From the Richmond Times-Dispatch, 7/11/1910, p. 10, c. 1

Child to Be Buried in Shockoe Cemetery, Will Be Escorted to Grave by Mourners in Automobiles.

Richmond’s first motor car funeral will take place this afternoon. The innovation has become an accepted [cus]tom in some of the congested cities of the North, but the first funeral in which all the mourners will ride in automobiles is yet to be held here. The funeral will be that of Henry C. Trout, eleven months and sixteen days old, the adopted child of Mr. and Mrs. P. N. Trout, of 403 West Marshall Street. As it is the funeral of a child, no hearse will be necessary, and the body will be taken to the cemetery in the car with members of the family. The funeral services will take place at the rooms of the Richmond Burial Company, 118 North Seventh Street, and the child will be interred in old Shockoe Cemetery in a section belonging to his grandmother.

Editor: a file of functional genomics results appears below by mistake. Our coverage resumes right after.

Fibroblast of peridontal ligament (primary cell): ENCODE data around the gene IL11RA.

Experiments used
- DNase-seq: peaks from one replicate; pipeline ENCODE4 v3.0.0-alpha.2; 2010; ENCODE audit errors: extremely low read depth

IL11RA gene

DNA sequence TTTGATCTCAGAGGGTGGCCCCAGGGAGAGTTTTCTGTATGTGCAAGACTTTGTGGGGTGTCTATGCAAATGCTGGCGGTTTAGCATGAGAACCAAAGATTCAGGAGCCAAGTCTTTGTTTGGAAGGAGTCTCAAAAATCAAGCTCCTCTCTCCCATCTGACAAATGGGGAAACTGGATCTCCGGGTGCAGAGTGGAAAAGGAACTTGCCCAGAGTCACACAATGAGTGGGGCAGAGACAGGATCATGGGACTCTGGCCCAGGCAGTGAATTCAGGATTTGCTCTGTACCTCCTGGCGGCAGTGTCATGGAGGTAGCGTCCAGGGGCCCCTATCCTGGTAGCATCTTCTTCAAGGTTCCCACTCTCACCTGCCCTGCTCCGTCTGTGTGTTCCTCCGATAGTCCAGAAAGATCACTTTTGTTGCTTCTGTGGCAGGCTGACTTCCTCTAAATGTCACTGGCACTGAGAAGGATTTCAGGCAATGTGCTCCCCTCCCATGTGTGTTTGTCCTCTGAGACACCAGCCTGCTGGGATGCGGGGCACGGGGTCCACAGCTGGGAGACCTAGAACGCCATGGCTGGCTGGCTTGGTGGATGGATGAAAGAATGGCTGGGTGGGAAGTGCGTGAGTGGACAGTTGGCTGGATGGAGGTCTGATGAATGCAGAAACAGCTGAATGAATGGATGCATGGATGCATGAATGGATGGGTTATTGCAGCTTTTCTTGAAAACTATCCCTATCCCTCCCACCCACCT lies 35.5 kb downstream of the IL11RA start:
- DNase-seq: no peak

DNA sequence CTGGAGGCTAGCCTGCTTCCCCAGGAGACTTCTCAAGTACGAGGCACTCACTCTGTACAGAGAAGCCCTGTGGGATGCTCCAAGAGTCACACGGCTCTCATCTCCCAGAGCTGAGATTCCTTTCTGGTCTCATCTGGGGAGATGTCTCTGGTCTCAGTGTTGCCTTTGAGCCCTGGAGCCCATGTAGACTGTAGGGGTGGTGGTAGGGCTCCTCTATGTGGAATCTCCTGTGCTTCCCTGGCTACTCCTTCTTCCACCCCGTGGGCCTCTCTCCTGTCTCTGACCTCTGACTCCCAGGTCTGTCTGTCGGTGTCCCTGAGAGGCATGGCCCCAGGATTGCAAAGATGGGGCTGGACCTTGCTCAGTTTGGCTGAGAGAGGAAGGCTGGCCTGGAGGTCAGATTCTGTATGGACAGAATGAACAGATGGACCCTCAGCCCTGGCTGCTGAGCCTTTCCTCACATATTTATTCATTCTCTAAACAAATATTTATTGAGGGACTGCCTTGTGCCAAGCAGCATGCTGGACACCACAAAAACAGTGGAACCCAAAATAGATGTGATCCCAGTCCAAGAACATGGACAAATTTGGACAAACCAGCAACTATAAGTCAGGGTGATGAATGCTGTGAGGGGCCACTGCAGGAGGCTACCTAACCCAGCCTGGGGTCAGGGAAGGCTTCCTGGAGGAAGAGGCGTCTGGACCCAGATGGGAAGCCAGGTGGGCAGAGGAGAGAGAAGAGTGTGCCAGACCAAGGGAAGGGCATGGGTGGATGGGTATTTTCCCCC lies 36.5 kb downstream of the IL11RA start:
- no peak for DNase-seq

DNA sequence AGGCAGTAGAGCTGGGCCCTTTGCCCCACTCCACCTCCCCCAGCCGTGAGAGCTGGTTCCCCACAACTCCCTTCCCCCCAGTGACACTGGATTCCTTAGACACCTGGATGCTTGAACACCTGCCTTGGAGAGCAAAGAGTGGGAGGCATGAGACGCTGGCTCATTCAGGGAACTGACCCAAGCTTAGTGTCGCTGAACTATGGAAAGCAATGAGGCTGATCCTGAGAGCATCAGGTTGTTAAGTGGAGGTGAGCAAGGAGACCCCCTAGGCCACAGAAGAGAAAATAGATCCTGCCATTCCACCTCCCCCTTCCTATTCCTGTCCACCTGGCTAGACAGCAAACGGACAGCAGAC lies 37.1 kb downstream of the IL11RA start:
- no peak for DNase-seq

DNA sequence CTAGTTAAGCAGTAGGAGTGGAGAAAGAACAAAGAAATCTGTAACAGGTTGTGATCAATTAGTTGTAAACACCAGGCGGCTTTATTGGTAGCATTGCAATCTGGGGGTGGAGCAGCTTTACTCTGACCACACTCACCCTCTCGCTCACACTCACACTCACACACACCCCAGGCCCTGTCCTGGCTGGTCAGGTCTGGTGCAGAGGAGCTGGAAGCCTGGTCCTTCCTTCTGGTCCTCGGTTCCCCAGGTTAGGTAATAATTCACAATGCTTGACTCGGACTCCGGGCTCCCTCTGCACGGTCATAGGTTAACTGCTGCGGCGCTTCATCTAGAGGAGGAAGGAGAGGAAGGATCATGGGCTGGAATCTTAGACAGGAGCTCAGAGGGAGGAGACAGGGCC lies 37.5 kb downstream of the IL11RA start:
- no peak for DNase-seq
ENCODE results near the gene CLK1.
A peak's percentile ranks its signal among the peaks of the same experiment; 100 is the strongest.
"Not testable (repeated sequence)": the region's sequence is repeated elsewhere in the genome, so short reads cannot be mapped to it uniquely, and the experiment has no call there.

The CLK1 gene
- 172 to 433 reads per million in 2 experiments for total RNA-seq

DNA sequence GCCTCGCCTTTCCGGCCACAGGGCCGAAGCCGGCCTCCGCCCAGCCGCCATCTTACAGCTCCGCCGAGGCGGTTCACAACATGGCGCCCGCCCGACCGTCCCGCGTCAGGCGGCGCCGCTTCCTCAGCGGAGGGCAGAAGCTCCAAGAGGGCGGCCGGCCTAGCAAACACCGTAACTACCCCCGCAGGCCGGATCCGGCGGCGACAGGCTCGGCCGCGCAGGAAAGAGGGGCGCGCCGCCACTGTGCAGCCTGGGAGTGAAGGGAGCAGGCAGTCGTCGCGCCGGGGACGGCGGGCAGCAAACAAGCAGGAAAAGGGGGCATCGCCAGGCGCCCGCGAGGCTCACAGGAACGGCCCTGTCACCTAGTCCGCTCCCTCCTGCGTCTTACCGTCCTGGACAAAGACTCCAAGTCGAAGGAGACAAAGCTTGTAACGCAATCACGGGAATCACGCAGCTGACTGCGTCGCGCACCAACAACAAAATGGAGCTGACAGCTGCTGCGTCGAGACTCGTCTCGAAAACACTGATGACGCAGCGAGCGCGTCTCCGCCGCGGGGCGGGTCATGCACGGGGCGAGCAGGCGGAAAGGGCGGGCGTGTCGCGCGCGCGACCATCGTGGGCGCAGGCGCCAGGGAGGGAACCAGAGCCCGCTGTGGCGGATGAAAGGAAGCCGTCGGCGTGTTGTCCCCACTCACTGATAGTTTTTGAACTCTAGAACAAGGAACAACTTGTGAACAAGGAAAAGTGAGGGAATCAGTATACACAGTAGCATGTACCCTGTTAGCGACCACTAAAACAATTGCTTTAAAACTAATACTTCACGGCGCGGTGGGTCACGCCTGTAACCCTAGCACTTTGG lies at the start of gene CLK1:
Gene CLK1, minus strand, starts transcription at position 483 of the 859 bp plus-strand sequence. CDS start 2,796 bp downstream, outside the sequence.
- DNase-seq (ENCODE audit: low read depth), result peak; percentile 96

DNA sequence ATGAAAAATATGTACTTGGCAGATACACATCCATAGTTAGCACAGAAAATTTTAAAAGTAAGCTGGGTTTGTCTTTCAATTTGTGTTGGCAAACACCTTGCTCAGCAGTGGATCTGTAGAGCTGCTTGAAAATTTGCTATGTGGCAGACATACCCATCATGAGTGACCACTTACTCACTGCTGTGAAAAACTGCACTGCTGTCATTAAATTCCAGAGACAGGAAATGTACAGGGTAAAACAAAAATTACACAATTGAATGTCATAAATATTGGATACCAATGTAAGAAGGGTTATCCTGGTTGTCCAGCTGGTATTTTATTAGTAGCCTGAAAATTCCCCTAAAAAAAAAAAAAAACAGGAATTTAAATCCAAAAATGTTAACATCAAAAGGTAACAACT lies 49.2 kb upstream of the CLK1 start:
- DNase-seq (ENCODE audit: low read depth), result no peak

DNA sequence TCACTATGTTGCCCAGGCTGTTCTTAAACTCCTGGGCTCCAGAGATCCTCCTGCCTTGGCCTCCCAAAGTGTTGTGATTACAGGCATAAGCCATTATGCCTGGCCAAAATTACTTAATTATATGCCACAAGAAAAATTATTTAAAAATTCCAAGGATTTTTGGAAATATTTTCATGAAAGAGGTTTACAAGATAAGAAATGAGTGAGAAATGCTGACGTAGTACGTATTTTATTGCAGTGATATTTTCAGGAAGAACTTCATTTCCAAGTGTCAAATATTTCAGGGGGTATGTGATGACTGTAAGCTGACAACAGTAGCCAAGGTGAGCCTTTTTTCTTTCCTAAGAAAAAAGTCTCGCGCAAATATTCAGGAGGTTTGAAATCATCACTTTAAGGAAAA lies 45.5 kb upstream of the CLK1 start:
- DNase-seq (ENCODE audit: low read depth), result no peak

No Richmond undertaker has as yet undertaken to introduce a motor hearse, although several types are now on the market. There are those like the old style funeral car, intended only for carrying the casket, while other large cars have seats behind for the pallbearers and mourners. Several funeral directors predict that the day is not far distant when horse-drawn carriages for city funeral will be obsolete, but all hesitate to make the first break, as the innovation would shock many people, and it would be long before the conservative become used to the idea of being carried to the cemetery in machines.

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